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Indonesians dying in the Southern Ocean

By Duncan Graham - posted Tuesday, 24 April 2012

About four million Indonesians are working overseas, building towers in Kuala Lumpur, dusting flats in Singapore and driving trucks in the Middle East.

They're known as Tenaga Kerja Indonesia (TKI) the Indonesian workforce. They remit Rp 60 trillion a year, cash which helps thousands of villages thrive, so are often labelled National Heroes by sycophantic politicians as though working overseas is dangerous.

It is. Not all the millions of Indonesians who venture abroad to clean, care and labor survive unscathed. In 2010 more than 25,000 laid complaints about mistreatment


Some return with the scars of judicial whippings and employer torture from nations like Malaysia. A few come back in coffins, killed in workplace accidents or executed in places like Saudi Arabia.

But few would expect mistreatment in an advanced and well-regulated democracy like New Zealand. This is the world's least corrupt nation, famous for its universal welfare system, concern for minorities and serious about its international obligations.

This image took a battering while NZ Prime Minister John Key was in Jakarta this month. (April) His visit was about trade but Mr Key also discussed human rights issues in Papua with President Susilo Bambang Yudhoyono.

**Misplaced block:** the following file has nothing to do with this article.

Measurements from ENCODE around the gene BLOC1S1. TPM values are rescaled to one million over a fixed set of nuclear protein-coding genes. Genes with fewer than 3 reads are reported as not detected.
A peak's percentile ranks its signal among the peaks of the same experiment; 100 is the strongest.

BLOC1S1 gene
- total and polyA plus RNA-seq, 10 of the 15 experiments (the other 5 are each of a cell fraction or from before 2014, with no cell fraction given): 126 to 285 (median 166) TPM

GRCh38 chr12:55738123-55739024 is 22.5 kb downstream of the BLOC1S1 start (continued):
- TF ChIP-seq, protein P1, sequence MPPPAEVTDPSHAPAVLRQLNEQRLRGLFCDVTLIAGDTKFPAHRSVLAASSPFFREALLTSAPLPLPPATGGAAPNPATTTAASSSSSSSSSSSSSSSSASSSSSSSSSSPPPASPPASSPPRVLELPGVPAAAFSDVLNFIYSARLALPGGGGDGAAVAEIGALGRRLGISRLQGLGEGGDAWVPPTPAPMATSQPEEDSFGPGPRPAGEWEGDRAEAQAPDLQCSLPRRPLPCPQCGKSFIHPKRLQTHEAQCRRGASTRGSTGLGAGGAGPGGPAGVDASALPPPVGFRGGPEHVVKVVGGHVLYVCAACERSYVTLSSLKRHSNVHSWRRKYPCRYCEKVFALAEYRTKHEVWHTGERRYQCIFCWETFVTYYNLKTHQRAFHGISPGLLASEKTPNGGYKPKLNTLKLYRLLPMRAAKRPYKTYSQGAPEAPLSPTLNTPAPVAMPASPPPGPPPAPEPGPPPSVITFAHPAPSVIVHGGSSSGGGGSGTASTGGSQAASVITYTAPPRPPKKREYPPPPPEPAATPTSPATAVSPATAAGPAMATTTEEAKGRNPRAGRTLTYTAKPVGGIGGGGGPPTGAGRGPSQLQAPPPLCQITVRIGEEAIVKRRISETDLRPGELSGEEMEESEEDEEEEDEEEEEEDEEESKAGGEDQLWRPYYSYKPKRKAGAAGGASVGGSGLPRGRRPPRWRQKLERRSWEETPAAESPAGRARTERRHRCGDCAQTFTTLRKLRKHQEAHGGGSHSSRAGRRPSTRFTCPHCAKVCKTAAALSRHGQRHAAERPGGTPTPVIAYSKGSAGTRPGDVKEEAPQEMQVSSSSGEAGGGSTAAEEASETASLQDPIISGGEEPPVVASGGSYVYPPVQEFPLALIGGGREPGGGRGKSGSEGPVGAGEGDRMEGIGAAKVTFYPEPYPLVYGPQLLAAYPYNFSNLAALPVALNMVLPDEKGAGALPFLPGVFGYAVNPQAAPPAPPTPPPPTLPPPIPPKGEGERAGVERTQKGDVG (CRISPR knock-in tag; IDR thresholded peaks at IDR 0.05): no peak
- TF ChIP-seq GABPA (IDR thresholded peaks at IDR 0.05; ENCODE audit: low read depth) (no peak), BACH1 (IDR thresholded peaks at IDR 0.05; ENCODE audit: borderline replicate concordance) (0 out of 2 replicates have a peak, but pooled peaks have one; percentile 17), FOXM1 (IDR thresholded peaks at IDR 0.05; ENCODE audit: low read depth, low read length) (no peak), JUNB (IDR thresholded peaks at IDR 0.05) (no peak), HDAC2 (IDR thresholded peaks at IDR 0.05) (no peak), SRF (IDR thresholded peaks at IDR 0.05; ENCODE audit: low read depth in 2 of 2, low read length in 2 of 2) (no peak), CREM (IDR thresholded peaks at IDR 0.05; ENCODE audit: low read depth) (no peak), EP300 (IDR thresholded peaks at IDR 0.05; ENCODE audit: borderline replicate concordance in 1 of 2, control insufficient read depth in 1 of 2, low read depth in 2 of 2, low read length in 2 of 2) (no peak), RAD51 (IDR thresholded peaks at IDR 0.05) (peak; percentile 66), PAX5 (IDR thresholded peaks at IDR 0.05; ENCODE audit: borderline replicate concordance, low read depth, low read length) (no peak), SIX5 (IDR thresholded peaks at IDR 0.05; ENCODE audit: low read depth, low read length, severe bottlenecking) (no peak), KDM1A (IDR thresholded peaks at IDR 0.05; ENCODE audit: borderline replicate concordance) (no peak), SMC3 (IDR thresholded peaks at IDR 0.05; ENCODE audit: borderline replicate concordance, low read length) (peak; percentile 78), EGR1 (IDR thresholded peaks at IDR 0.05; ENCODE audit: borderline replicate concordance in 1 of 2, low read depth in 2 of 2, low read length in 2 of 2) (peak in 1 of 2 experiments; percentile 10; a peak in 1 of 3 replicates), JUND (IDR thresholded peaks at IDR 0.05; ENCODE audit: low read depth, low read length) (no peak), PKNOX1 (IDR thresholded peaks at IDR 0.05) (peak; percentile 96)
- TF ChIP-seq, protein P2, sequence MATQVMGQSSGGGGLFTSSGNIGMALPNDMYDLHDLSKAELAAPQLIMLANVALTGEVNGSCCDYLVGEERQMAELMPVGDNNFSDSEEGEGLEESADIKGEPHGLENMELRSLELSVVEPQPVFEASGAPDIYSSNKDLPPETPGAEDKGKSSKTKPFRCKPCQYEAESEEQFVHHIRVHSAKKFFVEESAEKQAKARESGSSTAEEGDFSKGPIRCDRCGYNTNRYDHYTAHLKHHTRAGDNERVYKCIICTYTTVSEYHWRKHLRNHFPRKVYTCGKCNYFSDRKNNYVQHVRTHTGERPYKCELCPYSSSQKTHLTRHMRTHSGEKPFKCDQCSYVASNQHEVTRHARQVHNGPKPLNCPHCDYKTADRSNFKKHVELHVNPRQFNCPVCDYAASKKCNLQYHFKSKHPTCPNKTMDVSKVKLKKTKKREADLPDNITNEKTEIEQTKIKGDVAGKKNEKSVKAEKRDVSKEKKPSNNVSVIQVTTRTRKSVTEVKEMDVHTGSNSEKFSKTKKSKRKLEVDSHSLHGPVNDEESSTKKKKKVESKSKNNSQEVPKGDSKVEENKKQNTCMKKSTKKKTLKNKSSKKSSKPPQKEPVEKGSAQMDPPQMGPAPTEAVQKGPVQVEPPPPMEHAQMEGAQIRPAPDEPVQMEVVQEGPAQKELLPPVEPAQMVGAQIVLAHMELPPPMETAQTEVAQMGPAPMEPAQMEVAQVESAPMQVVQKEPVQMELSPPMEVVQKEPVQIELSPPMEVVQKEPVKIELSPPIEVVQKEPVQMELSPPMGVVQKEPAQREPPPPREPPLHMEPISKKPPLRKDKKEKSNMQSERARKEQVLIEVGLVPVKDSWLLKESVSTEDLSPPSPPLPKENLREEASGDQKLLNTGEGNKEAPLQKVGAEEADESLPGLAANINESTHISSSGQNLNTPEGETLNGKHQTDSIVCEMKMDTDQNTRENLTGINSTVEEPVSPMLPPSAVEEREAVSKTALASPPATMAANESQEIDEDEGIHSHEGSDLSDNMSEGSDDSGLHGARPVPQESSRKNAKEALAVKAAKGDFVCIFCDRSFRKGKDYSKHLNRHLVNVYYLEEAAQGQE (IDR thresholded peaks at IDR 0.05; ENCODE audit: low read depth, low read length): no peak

While the two men were talking about the Republic's problems in its backyard province, a coronial inquest in Wellington was hearing disturbing stories of cruelty and exploitation of Indonesian citizens in Mr Key's own backwater.

The inquest was into the deaths of five Indonesian seamen and their Korean captain on 18 August 2010. The men drowned when their Korean-registered trawler Oyang 70 capsized in the Southern Ocean 750 kilometres east of NZ's South Island while trying to drag aboard a massive haul of fish.

Robert Leyden, a ship's surveyor advising coroner Richard McElrea, told the inquest the Indonesians could have lived if proper management systems, safety procedures, equipment maintenance and emergency drills had been in place.


In brief it was alleged the men didn't know what to do when they were tipped into the icy ocean and no one took charge.

The week-long inquest, involving seven lawyers and 15 witnesses, heard evidence given to NZ Police by the 31 Indonesian survivors.

The men were recruited from Tegal on the north coast of Central Java to work on the stern trawler alongside eight Koreans, six Filipinos and one Chinese. Not surprisingly there were language barriers.

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About the Author

Duncan Graham is a Perth journalist who now lives in Indonesia in winter and New Zealand in summer. He is the author of The People Next Door (University of Western Australia Press) and Doing Business Next Door (Wordstars). He blogs atIndonesia Now.

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All articles by Duncan Graham

Creative Commons LicenseThis work is licensed under a Creative Commons License.

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